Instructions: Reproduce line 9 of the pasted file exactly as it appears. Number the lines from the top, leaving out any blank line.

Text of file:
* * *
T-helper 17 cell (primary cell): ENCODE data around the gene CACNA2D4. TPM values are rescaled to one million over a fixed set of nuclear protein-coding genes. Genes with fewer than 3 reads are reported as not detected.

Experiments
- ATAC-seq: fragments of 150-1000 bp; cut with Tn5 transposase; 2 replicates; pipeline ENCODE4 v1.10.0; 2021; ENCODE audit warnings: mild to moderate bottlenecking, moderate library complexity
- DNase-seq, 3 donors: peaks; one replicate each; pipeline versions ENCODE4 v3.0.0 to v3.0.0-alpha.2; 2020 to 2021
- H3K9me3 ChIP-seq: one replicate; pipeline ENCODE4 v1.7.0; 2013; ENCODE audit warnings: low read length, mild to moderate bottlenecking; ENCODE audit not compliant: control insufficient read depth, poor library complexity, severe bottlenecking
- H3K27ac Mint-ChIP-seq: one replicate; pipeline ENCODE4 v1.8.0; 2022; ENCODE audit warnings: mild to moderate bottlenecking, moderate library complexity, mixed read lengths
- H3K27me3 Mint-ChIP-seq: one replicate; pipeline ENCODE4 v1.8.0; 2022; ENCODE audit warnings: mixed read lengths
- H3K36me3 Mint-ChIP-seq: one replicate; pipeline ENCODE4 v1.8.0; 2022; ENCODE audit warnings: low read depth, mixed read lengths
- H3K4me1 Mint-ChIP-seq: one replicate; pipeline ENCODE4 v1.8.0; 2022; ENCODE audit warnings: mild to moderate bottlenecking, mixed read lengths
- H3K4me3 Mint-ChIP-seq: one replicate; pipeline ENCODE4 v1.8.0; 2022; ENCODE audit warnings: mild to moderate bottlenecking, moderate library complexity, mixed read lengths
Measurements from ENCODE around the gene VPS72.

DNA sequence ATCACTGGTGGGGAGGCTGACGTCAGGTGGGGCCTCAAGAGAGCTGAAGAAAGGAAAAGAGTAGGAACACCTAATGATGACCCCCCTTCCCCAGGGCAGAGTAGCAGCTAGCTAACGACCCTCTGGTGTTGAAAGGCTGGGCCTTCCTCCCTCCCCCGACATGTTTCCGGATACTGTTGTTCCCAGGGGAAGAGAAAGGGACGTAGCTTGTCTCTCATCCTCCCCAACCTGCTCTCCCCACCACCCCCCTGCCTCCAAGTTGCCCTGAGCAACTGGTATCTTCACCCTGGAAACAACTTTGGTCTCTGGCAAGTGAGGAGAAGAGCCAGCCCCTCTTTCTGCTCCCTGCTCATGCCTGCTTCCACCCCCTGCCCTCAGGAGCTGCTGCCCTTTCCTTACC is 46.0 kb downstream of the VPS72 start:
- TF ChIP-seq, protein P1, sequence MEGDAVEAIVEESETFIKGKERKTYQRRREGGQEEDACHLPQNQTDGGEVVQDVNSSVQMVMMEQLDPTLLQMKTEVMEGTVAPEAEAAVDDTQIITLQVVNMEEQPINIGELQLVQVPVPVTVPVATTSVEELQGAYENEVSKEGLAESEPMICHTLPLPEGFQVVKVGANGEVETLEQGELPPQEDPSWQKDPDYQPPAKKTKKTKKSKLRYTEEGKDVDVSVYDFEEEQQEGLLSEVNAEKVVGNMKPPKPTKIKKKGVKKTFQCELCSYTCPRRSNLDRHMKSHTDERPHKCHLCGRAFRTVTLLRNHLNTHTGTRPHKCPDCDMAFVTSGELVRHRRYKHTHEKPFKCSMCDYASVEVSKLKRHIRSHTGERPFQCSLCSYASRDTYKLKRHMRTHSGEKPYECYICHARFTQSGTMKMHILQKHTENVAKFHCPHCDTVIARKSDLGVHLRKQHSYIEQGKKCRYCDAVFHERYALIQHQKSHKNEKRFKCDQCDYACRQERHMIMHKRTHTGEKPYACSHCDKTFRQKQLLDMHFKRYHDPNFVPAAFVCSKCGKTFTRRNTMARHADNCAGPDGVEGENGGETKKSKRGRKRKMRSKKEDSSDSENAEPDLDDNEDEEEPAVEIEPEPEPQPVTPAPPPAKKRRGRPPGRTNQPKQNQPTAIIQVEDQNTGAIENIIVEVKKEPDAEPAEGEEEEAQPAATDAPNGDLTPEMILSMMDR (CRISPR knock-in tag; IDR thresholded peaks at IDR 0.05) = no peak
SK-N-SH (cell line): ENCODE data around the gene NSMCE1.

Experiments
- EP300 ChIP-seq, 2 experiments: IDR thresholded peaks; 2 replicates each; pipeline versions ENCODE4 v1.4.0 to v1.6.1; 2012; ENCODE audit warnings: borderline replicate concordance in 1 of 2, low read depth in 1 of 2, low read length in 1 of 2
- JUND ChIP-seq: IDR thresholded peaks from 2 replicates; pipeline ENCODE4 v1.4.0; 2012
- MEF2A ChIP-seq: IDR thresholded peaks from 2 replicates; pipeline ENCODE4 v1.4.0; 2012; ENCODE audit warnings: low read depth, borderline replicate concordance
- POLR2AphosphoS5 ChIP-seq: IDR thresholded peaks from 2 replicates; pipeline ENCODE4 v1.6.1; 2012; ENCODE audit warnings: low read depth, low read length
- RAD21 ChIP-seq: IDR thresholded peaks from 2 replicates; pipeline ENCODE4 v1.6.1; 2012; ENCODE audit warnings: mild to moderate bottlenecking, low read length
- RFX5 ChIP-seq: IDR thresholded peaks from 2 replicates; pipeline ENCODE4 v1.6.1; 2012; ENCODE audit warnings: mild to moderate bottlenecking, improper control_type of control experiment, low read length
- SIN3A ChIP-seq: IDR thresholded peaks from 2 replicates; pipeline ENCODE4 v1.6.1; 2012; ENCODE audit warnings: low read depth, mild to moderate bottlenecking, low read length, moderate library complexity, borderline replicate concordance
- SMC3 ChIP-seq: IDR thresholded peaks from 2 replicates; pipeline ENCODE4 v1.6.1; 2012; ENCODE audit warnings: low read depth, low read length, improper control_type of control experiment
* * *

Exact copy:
- H3K4me1 Mint-ChIP-seq: one replicate; pipeline ENCODE4 v1.8.0; 2022; ENCODE audit warnings: mild to moderate bottlenecking, mixed read lengths